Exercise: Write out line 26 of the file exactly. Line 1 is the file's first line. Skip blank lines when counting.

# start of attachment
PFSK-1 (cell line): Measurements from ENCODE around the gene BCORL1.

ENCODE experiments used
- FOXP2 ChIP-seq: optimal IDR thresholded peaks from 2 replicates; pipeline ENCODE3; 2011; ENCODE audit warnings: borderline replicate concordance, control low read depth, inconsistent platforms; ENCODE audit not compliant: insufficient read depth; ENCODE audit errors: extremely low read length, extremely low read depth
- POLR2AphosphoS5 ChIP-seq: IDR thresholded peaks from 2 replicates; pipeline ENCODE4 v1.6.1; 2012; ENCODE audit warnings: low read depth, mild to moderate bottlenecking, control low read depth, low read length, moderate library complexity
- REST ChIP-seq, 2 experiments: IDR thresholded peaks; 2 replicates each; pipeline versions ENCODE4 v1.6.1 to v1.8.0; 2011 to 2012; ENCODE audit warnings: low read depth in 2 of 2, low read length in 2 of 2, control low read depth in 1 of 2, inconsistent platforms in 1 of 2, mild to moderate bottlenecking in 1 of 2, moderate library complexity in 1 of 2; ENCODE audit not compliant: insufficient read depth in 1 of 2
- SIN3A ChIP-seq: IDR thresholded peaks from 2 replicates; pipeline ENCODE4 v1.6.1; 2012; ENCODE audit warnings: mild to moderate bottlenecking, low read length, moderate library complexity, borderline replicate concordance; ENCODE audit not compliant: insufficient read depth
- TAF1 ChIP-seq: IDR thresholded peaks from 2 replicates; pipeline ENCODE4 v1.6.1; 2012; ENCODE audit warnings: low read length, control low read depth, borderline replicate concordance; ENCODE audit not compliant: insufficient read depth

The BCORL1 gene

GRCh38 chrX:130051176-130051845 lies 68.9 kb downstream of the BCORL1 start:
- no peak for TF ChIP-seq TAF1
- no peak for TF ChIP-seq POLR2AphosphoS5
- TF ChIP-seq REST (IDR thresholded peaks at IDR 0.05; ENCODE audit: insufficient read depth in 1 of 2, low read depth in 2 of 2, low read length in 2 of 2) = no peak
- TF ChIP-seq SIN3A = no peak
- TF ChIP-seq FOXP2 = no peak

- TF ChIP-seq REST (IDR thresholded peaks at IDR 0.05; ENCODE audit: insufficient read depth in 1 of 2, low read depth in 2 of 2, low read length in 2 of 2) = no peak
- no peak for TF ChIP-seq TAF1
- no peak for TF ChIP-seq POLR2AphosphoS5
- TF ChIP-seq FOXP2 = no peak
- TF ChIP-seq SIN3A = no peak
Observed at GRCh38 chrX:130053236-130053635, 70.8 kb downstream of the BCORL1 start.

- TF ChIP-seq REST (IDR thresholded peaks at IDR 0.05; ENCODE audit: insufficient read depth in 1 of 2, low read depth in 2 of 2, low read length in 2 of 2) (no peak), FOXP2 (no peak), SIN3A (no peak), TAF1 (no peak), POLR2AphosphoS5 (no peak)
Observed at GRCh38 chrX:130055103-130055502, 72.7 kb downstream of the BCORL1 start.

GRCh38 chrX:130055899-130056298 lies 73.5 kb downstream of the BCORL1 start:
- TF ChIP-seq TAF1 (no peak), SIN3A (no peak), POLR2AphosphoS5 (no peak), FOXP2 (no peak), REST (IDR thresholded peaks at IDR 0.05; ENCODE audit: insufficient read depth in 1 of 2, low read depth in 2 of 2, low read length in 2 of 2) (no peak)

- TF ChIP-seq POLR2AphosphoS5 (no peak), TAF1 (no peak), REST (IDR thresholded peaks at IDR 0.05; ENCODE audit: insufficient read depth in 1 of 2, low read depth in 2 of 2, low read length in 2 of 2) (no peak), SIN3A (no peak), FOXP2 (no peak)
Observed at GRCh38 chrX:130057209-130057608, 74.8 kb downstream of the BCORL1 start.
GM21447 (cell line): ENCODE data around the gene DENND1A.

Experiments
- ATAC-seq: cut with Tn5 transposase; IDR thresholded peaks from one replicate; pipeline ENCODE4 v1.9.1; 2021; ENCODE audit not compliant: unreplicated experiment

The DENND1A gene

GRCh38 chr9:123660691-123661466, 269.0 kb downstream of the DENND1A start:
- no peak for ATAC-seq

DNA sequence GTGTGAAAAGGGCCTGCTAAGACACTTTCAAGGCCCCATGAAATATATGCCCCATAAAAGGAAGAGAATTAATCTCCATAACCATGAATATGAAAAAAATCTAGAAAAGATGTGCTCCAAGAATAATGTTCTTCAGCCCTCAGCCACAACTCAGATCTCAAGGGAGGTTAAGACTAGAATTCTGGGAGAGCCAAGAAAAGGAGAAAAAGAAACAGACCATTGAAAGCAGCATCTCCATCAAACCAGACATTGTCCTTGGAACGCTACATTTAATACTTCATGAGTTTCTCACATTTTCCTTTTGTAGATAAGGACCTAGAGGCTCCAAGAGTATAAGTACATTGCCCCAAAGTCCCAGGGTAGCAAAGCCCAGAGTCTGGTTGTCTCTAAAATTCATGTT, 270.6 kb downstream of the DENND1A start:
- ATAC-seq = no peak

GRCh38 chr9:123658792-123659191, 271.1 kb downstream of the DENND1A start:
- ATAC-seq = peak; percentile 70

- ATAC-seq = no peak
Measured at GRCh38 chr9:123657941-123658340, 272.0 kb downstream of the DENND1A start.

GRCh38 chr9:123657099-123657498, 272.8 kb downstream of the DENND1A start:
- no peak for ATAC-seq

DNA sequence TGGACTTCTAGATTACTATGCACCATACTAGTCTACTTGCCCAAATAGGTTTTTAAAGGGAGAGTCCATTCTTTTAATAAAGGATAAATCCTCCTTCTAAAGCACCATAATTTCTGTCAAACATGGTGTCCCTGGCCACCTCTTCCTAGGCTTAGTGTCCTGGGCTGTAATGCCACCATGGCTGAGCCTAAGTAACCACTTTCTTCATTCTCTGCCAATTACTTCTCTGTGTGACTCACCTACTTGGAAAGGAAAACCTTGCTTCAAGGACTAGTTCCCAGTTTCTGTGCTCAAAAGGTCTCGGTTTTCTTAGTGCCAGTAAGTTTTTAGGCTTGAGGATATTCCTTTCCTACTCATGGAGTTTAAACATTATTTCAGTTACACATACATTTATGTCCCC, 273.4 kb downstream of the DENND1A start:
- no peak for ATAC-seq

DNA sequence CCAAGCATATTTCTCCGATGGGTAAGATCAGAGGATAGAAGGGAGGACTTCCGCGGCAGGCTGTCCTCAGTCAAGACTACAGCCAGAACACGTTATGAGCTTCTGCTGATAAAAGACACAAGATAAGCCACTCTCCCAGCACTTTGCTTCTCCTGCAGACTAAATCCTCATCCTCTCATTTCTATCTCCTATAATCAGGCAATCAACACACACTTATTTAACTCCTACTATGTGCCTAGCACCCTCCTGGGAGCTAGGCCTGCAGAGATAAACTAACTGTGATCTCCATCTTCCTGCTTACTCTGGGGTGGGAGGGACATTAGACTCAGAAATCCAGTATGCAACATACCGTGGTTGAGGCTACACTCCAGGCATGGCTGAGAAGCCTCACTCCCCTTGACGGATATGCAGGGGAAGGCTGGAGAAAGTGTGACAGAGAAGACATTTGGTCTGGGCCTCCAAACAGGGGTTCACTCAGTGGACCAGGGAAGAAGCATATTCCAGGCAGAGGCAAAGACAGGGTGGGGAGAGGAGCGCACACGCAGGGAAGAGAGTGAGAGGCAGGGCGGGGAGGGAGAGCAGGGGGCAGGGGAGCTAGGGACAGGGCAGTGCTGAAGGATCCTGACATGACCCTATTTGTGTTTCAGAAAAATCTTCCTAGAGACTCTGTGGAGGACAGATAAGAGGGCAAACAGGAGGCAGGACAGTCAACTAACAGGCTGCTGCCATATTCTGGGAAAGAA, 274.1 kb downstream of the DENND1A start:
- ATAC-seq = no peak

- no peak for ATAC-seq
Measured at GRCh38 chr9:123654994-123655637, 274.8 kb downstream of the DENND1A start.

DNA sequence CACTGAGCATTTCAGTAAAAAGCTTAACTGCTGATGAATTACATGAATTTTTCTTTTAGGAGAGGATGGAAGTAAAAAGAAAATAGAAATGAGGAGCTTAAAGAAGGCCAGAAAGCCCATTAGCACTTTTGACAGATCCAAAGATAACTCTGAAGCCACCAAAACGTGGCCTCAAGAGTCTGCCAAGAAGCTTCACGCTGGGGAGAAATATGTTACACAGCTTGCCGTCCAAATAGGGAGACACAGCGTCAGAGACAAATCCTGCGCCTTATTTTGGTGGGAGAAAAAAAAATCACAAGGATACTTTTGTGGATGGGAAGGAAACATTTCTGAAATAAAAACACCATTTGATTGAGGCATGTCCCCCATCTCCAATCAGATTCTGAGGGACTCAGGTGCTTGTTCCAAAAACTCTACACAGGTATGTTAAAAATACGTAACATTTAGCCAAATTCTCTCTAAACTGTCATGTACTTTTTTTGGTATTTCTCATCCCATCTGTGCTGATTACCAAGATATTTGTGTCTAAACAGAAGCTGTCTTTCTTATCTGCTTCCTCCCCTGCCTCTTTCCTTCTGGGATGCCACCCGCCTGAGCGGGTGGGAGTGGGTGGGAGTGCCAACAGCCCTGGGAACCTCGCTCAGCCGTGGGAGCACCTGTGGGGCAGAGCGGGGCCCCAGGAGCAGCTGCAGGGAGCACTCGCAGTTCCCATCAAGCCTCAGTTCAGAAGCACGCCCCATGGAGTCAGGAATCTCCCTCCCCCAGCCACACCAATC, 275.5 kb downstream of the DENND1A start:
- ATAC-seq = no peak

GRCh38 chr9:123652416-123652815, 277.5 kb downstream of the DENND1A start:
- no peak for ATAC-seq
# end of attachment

Observed at GRCh38 chrX:130057209-130057608, 74.8 kb downstream of the BCORL1 start.